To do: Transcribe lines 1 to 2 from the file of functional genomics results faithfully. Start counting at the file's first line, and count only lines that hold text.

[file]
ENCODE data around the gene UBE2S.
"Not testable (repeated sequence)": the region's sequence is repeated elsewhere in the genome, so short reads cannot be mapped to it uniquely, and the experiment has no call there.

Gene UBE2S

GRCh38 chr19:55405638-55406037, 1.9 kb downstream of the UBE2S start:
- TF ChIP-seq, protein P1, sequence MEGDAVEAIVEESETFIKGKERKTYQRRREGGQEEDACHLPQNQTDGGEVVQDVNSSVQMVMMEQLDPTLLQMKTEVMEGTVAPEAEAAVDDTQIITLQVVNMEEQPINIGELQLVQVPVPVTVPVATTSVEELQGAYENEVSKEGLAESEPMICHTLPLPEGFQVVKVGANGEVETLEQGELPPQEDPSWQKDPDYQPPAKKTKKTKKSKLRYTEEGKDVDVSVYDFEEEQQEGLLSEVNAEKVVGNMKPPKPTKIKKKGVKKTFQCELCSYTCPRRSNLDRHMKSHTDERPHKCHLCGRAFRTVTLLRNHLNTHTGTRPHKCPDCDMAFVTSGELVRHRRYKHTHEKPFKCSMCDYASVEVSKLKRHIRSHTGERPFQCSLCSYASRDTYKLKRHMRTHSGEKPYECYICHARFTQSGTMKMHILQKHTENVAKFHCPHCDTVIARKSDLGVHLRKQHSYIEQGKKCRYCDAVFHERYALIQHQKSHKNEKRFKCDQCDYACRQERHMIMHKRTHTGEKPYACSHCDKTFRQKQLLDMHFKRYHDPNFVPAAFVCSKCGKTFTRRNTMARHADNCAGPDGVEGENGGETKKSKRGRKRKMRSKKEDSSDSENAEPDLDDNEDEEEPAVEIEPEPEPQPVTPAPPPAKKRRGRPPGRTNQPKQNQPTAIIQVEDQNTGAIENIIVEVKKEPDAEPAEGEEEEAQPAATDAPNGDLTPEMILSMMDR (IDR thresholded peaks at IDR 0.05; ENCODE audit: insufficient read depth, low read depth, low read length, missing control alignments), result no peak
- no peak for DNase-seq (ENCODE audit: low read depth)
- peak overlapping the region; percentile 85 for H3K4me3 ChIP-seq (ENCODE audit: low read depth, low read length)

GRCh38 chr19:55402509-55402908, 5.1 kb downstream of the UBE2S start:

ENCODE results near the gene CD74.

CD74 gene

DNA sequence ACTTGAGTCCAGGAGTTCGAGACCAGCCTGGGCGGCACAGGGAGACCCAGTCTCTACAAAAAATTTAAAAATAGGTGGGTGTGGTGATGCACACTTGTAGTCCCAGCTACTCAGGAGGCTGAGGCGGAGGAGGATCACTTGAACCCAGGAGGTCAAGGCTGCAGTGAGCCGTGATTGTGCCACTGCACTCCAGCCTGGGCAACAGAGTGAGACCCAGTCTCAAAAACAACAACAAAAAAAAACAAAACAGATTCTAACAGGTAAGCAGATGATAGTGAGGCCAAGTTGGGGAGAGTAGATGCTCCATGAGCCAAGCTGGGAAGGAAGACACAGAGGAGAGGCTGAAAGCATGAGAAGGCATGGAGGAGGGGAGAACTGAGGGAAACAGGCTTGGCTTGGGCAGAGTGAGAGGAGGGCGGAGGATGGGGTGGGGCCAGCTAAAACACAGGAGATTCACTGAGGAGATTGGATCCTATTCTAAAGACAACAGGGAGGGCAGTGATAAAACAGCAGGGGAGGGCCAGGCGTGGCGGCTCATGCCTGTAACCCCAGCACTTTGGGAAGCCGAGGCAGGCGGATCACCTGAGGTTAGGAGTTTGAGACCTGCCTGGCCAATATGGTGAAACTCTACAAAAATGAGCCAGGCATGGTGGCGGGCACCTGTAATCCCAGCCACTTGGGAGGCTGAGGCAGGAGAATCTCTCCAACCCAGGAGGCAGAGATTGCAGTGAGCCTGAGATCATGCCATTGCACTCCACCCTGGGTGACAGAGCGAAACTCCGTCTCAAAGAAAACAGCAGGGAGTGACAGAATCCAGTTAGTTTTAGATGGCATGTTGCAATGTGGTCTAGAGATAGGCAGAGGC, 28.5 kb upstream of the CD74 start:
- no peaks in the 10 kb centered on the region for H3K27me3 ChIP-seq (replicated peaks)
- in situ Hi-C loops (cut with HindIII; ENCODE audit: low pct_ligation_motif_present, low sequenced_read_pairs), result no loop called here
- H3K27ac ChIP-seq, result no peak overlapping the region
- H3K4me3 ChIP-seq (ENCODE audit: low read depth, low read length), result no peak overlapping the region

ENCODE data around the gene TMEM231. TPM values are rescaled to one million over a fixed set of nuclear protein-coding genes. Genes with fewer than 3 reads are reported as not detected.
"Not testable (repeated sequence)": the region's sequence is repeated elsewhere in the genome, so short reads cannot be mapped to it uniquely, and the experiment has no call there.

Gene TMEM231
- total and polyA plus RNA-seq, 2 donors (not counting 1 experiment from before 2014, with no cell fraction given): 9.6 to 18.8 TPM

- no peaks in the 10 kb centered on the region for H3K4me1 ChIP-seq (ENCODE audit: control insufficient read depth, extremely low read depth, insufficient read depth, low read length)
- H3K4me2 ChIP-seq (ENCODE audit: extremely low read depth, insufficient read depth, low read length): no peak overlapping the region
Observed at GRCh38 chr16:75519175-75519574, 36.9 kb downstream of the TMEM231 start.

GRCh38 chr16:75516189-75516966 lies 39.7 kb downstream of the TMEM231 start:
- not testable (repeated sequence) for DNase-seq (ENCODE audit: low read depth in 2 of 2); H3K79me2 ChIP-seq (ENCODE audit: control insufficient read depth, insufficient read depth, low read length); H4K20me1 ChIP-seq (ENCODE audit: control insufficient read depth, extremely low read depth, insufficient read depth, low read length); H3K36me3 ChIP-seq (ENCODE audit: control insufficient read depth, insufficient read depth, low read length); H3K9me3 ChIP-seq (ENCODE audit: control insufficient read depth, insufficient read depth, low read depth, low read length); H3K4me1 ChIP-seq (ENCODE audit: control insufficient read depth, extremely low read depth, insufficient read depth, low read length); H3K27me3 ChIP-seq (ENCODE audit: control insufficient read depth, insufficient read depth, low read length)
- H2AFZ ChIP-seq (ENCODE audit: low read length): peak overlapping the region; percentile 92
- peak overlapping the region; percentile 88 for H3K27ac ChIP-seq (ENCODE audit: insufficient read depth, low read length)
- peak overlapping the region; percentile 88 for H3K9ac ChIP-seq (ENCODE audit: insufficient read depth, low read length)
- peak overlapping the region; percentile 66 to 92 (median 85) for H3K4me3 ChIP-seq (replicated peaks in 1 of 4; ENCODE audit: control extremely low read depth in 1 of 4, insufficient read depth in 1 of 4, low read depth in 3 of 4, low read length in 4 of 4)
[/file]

ENCODE data around the gene UBE2S.
"Not testable (repeated sequence)": the region's sequence is repeated elsewhere in the genome, so short reads cannot be mapped to it uniquely, and the experiment has no call there.